Events 2021-22

Most CGES Online events are recorded. Find links to the recordings of spring 2021 on the individual event pages listed below, or browse through the 2020 CGES Online Events. Get direct access to a list of all recorded webinars on CGES Online's Echo360 website by clicking the button below. 

CGES Online Recordings: Complete List

Sign up for our Newsletter to receive information about all events organized or sponsored by the Center for German and European Studies. We also post event announcements on our Facebook and Instagram accounts and invite you to follow us on social media.

Fall 2021

Book cover of "Adas Raum"

Photo Credit: S. Fischer

October 19, 2021

CGES Online Event

Ada is not one, but many women: She revolves in orbits between Ghana and London before eventually landing in Berlin. But she is also all women—because these loops transport her from one century to the next. And so, she experiences the misery but also the joy of womanhood: she is a victim, she offers resistance, and she fights for her independence. With vivid language and infinite imagination—with empathy and humor—Sharon Dodua Otoo’s novel ADA’S REALM paints an astonishing picture of what it means to be a woman. 

Book cover of "The Radio Operator"

Photo Credit: HarperCollins Publishers

October 20, 2021

CGES Online Event

Award-winning German writer Ulla Lenze makes her American debut with THE RADIO OPERATOR, a taut and engrossing historical novel that draws on a forgotten, but contemporarily relevant, chapter from the past: pro-fascist activity among German immigrants in the U.S. in the years leading up to World War II. The author has written a highly personal and meditative novel that unfolds against a seemingly familiar backdrop while offering a fresh point-of-view. THE RADIO OPERATOR is a keenly observed work of fiction that introduces an accomplished literary voice to American readers.

Book cover of "The Problems of Genocide"

Photo Credit: Cambridge University Press

October 21, 2021

CGES Online Event

Genocide is not only a problem of mass death, but also of how, as a relatively new idea and law, it organizes and distorts thinking about civilian destruction. Taking the normative perspective of civilian immunity from military attack, A. Dirk Moses argues that the implicit hierarchy of international criminal law, atop which sits genocide as the 'crime of crimes', blinds us to other types of humanly caused civilian death, like bombing cities, and the 'collateral damage' of missile and drone strikes.

Covers of “We Share The Same Sky. A Memoir of and Migration” and “The Pendulum; A Granddaughter's Search for Her Family's Forbidden Nazi Past”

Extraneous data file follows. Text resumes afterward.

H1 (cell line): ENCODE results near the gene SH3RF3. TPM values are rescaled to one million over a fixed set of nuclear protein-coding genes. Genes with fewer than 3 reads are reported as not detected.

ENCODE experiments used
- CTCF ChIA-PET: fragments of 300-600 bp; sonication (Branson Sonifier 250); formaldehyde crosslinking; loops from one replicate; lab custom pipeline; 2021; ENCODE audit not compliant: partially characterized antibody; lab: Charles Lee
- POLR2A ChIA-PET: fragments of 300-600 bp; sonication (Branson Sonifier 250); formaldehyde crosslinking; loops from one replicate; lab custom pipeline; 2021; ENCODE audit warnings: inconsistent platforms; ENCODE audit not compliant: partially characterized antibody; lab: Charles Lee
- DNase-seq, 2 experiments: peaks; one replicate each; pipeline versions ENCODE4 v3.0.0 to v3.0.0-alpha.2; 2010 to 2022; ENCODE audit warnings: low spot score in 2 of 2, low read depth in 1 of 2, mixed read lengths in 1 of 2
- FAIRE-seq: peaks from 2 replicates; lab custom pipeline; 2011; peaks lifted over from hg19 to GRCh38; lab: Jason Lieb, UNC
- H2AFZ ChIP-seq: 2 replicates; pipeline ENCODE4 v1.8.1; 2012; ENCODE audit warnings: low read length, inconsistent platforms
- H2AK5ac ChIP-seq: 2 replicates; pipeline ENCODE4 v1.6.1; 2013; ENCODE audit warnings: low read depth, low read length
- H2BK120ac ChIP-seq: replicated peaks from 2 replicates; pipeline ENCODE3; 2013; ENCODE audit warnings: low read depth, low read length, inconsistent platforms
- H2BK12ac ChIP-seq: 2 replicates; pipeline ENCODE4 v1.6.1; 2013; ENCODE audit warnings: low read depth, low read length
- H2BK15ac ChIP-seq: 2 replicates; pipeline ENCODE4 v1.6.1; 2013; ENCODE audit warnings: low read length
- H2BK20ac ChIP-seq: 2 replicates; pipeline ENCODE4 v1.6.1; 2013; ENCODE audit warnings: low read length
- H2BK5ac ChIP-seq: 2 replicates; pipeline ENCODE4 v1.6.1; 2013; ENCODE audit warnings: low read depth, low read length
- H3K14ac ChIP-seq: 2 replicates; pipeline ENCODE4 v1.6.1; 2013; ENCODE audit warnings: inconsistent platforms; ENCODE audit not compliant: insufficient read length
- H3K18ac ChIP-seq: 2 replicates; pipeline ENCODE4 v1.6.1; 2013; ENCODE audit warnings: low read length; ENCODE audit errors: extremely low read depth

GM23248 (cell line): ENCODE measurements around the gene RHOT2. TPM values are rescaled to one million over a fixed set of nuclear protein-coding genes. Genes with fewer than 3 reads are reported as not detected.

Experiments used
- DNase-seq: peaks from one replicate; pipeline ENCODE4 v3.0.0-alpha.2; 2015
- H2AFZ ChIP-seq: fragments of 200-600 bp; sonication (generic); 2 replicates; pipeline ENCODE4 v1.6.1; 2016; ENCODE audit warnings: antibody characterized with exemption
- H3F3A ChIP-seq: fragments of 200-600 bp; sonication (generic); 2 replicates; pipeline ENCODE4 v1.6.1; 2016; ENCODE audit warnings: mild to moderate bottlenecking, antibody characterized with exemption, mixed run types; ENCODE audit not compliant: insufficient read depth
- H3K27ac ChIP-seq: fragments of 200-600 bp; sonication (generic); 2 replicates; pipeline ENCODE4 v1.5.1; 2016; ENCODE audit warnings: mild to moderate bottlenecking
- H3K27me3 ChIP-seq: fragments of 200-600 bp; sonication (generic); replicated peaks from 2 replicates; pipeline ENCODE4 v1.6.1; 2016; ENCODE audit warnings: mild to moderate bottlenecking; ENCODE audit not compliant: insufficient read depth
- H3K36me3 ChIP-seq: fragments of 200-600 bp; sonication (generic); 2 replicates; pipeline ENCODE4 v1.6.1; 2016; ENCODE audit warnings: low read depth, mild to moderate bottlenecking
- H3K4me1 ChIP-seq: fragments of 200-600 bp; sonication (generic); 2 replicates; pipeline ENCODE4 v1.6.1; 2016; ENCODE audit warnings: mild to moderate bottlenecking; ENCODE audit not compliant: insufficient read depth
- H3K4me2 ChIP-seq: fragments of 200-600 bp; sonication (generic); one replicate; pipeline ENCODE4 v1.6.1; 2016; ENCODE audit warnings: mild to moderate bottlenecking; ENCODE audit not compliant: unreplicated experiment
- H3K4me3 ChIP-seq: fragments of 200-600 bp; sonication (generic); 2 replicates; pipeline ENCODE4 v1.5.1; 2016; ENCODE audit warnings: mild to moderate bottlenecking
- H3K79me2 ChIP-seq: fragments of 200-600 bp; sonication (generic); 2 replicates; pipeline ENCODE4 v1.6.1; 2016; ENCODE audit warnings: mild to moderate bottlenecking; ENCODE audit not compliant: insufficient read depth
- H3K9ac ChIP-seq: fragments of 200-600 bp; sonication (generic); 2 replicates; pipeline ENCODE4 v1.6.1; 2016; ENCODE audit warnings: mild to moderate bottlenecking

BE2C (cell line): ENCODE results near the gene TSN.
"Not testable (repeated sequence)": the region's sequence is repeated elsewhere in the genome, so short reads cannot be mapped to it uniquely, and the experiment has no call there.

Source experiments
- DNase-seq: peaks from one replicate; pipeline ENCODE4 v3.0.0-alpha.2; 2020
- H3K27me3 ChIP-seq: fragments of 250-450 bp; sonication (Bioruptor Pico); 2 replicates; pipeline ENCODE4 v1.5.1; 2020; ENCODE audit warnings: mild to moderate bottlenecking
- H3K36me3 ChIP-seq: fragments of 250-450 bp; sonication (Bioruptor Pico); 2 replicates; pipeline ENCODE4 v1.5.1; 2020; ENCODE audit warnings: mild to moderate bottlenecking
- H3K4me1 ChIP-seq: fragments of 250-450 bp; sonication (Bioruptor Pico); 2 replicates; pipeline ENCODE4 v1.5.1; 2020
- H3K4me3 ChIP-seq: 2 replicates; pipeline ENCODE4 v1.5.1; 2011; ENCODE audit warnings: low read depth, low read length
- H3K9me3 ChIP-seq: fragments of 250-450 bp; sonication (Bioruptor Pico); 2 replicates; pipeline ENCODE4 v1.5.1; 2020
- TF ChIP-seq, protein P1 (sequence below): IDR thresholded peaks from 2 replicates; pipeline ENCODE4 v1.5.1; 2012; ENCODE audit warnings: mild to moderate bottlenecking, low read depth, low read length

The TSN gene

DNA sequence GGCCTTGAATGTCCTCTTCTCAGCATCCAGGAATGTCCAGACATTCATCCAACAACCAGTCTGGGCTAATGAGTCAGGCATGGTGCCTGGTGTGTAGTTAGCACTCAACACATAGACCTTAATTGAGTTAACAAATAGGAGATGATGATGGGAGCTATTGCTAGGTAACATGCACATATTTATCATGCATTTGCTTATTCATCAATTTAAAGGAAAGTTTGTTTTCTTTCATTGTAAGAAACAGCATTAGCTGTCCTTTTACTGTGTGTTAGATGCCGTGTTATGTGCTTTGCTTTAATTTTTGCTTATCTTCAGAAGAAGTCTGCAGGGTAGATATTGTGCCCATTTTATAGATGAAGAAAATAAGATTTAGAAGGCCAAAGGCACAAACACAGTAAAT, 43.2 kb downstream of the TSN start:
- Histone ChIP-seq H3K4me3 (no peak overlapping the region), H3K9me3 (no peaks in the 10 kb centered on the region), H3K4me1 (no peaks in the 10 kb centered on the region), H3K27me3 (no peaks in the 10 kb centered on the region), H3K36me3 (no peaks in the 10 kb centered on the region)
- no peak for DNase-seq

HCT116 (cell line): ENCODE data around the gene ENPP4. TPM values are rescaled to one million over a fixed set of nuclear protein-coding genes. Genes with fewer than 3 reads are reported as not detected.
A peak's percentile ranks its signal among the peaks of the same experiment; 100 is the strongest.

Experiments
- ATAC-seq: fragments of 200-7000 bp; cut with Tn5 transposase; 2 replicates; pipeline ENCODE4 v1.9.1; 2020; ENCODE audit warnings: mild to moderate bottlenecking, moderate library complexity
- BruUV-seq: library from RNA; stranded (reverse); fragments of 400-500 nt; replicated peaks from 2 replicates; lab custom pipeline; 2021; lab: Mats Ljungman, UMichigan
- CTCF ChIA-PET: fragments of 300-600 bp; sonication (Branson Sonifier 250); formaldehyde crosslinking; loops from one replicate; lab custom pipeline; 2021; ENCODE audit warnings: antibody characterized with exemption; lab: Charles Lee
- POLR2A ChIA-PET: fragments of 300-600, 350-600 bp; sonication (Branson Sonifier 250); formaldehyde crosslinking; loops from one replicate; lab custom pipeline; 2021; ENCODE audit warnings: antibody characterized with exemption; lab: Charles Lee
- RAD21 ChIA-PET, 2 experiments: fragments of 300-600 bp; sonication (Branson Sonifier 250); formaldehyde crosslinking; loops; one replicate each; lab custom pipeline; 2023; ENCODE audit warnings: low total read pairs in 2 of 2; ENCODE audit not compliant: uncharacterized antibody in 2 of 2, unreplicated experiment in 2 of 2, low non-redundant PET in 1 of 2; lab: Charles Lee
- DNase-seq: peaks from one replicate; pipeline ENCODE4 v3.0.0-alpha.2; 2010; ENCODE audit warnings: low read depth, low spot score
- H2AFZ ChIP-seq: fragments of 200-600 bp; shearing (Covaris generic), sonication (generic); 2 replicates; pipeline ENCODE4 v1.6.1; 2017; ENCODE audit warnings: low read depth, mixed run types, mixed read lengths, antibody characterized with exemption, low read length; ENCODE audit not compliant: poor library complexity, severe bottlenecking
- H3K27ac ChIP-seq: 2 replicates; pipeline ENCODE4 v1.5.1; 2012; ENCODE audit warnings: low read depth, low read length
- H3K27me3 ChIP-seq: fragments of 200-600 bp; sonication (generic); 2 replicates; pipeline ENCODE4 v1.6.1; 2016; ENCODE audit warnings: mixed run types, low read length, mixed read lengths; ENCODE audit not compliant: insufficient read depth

Photo Credit: Blackstone Publishing, Rowman & Littlefield Publishers

October 25, 2021

CGES Online Event

Rachael Cerrotti is the author of “We Share The Same Sky”. (2021). An award-winning author, photographer, educator and audio producer she is also the inaugural Storyteller in Residence for USC Shoah Foundation. Julie Lindahl is a multi-national author, activist and educator living in Sweden. Her 2018 memoir, “The Pendulum; A Granddaughter's Search for Her Family's Forbidden Nazi Past” (Rowman & Littlefield, 2018) reveals her 6-year journey through Europe and Latin America to discover the role her grandparents played in the Third Reich. 

cover of "Western Jihadism: A Thirty Year History"

Photo Credit: Oxford University Press

October 26, 2021

CGES Online Event

This book tells the story of how Al Qaeda grew in the West.

Brandeis Professor Jytte Klausen will speak about her new book that traces how Islamist revolutionaries exiled in Europe and North America in the 1990s helped create and control the world’s deadliest terrorist movement—and how, after the near-obliteration of the organization in the aftermath of the 9/11 attacks, they helped to rebuild it.

Annual savanna bush fire in central Côte d'Ivoire

Photo Credit: Christian Borgemeister

October 28, 2021

CGES Online Event

Climate change and the loss of biodiversity are threatening Africa’s sustainable development. The vast African savanna systems have largely been converted into managed landscapes, including agricultural and settlement areas. Yet they are very rich in biodiversity and provide indispensable ecosystem services, and at the same time, the savannas are the “breadbasket” of the continent.

To develop both social-ecological resilience and human capacities and to facilitate knowledge exchange across sectors and disciplines to overcome the barriers for implementation of innovative approaches on climate change adaptation and biodiversity conservation stronger linkages at the interfaces between science and policy, science and practice as well as policy and practice are needed. 

Event Recommendations (not hosted by CGES)

October 21, 2021

For more than a decade, the German American Conference has been one of the largest student-led conferences in North America and has provided a platform for transatlantic dialogue and networking between decision-makers and next-generation leaders. Despite inherent challenges arising from the COVID-19 pandemic, it hosted a large-scale virtual event series in the fall of 2020 with more than 2,000 attendees and high-profile speakers such as German Federal Minister of Health, Jens Spahn, and German Federal Minister of Labour, Hubertus Heil.